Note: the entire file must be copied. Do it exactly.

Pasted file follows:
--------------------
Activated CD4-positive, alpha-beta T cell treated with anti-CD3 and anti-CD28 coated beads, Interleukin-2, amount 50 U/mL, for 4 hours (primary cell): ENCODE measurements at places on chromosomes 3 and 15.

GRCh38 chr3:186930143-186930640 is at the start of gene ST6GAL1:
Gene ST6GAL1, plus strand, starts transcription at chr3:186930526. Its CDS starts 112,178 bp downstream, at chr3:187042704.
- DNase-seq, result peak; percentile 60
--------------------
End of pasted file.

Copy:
Activated CD4-positive, alpha-beta T cell treated with anti-CD3 and anti-CD28 coated beads, Interleukin-2, amount 50 U/mL, for 4 hours (primary cell): ENCODE measurements at places on chromosomes 3 and 15.

GRCh38 chr3:186930143-186930640 is at the start of gene ST6GAL1:
Gene ST6GAL1, plus strand, starts transcription at chr3:186930526. Its CDS starts 112,178 bp downstream, at chr3:187042704.
- DNase-seq, result peak; percentile 60